Concerns About Private Drone Use

Morgan O'Rourke


November 1, 2014

With the announcement late last year that Amazon was exploring the possibilities of using drones for deliveries, the commercial opportunities of these unmanned aerial vehicles have received increased public attention. But not everyone is optimistic about this new technology.

A recent study by the Chubb Group of Insurance Companies revealed a wide range of public fears when it comes to drones. Almost three-quarters of respondents expressed concerns that drones could damage their property, while 55% feared that a drone could cause eye or finger injuries if it were to crash into a person. Privacy was also a major issue, with 78% believing that drones could be used to turn America into a surveillance state, or that they might capture photos of family members (60%), hack into wireless networks (50%) or even steal their possessions (34%).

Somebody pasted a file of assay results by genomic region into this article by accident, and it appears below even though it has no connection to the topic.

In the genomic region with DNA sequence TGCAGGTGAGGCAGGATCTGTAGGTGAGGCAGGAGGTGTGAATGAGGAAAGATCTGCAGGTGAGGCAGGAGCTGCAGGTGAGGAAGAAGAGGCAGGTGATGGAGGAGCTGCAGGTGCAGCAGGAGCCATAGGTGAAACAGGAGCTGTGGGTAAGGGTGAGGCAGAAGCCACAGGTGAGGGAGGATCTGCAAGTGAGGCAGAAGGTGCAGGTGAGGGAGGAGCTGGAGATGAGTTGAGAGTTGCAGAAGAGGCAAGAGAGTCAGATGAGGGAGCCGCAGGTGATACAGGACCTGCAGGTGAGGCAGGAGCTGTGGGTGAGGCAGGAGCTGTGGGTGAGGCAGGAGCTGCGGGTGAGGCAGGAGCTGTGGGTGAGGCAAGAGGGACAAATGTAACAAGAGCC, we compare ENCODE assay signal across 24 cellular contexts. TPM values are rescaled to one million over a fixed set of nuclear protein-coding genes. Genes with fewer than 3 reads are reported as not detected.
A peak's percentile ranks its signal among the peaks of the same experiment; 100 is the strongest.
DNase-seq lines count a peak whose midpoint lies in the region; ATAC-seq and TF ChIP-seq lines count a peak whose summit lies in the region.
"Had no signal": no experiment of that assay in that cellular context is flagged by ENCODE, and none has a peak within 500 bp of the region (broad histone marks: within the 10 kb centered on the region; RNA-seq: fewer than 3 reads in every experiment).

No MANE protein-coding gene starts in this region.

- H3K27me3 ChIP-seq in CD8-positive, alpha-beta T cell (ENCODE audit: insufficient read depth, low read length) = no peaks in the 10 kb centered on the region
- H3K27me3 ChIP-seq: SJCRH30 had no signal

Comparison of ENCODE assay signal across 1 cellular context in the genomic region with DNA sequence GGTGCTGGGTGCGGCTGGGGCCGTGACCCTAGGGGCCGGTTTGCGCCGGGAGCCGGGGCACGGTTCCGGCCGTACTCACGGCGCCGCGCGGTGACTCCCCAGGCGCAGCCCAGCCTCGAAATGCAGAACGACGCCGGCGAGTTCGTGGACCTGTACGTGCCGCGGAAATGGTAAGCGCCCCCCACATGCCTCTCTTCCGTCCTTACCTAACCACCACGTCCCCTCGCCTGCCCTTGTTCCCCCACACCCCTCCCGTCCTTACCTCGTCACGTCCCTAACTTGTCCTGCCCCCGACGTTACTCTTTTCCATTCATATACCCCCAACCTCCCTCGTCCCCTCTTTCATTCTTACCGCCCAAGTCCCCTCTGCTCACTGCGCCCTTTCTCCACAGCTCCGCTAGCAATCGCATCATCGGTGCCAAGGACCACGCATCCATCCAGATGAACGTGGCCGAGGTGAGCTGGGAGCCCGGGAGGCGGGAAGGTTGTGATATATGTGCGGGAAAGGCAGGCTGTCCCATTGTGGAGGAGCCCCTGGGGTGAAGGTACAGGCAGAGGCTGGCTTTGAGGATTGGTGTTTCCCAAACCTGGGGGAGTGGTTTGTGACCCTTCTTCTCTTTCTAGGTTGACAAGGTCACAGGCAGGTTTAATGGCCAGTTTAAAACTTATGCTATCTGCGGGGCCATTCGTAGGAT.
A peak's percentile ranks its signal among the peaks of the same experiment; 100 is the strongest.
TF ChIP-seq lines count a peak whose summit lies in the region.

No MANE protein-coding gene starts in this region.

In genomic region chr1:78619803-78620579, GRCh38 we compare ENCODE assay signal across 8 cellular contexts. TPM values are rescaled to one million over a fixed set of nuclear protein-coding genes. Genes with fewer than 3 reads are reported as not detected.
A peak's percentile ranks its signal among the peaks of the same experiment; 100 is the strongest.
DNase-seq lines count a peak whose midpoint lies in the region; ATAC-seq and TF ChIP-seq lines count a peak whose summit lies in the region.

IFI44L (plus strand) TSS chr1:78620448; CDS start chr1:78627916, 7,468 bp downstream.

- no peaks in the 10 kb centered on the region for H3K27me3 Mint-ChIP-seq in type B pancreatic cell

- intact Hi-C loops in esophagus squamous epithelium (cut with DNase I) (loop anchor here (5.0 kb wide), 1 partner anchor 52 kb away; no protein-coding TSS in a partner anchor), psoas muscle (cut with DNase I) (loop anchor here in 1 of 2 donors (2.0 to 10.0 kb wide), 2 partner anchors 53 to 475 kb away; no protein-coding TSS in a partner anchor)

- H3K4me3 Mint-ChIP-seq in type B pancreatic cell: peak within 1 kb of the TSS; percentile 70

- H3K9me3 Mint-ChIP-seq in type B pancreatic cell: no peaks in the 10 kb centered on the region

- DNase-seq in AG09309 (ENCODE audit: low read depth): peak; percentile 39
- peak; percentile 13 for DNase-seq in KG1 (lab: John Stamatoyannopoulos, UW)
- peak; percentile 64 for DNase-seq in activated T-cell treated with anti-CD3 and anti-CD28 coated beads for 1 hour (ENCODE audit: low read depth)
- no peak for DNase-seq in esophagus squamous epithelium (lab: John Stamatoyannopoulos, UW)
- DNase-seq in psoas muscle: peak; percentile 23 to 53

Two-thirds of respondents do not think that private citizens should be allowed to operate drones, 64% do not want businesses to use them and less than 10% would allow a child to pilot one, yet 21% of respondents said they would be interested in purchasing a drone for themselves. Respondents also supported drones for military, law enforcement and emergency medical aid use.

Morgan O’Rourke is editor in chief of Risk Management and director of publications for the Risk & Insurance Management Society, Inc. (RIMS)